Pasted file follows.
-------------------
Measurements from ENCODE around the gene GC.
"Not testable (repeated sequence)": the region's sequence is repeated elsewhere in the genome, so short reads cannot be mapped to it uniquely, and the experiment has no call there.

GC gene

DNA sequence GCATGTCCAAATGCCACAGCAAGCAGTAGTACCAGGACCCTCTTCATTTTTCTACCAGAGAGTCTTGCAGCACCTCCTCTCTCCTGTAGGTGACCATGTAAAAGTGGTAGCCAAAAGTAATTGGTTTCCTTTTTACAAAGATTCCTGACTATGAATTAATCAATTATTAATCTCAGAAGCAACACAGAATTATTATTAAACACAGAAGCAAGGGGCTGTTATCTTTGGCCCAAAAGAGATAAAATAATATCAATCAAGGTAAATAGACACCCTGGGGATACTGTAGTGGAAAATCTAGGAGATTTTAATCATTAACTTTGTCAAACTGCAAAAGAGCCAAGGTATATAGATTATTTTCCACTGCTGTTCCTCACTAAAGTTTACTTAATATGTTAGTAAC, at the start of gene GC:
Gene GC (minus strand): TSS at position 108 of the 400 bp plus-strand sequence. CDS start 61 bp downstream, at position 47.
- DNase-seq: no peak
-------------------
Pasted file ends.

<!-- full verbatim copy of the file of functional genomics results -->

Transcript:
Measurements from ENCODE around the gene GC.
"Not testable (repeated sequence)": the region's sequence is repeated elsewhere in the genome, so short reads cannot be mapped to it uniquely, and the experiment has no call there.

GC gene

DNA sequence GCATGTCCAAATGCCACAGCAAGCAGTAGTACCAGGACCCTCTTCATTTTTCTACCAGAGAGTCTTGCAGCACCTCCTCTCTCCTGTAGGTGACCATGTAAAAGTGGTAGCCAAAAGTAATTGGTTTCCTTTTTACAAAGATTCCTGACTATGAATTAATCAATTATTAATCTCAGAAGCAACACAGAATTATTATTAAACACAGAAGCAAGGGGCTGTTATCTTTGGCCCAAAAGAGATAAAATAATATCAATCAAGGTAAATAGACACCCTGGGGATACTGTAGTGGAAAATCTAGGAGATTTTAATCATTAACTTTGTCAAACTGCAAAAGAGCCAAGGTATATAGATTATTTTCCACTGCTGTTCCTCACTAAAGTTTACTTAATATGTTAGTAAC, at the start of gene GC:
Gene GC (minus strand): TSS at position 108 of the 400 bp plus-strand sequence. CDS start 61 bp downstream, at position 47.
- DNase-seq: no peak